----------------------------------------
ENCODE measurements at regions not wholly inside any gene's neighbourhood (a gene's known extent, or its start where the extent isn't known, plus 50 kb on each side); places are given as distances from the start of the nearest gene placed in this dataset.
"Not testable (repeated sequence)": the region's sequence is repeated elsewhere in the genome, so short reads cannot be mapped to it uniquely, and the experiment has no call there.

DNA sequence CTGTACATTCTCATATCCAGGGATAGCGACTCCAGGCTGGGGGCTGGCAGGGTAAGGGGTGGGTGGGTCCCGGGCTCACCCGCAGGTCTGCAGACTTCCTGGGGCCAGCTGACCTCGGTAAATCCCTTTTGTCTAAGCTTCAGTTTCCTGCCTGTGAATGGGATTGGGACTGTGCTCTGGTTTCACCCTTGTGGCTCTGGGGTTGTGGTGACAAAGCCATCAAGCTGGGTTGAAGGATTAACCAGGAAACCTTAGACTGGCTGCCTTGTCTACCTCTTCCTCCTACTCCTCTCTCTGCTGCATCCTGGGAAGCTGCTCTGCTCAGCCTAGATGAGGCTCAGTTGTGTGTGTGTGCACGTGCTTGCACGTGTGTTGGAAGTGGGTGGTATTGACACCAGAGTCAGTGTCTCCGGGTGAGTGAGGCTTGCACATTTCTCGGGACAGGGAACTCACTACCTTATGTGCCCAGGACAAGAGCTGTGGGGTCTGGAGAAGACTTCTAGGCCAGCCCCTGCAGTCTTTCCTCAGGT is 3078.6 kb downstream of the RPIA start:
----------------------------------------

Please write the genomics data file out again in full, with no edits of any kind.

ENCODE measurements at regions not wholly inside any gene's neighbourhood (a gene's known extent, or its start where the extent isn't known, plus 50 kb on each side); places are given as distances from the start of the nearest gene placed in this dataset.
"Not testable (repeated sequence)": the region's sequence is repeated elsewhere in the genome, so short reads cannot be mapped to it uniquely, and the experiment has no call there.

DNA sequence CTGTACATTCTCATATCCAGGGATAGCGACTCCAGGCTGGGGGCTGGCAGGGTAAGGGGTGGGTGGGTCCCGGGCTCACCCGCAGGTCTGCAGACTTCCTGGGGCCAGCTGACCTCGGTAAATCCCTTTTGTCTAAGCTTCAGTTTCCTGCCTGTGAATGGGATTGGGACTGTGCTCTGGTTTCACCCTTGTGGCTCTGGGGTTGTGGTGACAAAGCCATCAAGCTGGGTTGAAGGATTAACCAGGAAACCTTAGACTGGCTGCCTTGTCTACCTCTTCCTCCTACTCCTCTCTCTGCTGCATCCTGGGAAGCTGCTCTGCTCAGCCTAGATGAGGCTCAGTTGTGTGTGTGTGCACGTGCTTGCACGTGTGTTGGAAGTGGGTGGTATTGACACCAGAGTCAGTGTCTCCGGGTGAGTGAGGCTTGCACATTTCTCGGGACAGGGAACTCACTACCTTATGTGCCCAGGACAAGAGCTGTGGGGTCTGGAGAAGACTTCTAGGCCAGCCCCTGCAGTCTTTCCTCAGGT is 3078.6 kb downstream of the RPIA start: